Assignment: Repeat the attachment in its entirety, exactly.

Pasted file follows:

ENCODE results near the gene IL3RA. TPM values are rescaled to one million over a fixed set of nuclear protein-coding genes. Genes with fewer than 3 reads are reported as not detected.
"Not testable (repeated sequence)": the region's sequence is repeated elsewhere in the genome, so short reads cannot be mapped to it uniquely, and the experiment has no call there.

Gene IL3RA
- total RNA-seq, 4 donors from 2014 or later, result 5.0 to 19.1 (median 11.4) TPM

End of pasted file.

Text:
ENCODE results near the gene IL3RA. TPM values are rescaled to one million over a fixed set of nuclear protein-coding genes. Genes with fewer than 3 reads are reported as not detected.
"Not testable (repeated sequence)": the region's sequence is repeated elsewhere in the genome, so short reads cannot be mapped to it uniquely, and the experiment has no call there.

Gene IL3RA
- total RNA-seq, 4 donors from 2014 or later, result 5.0 to 19.1 (median 11.4) TPM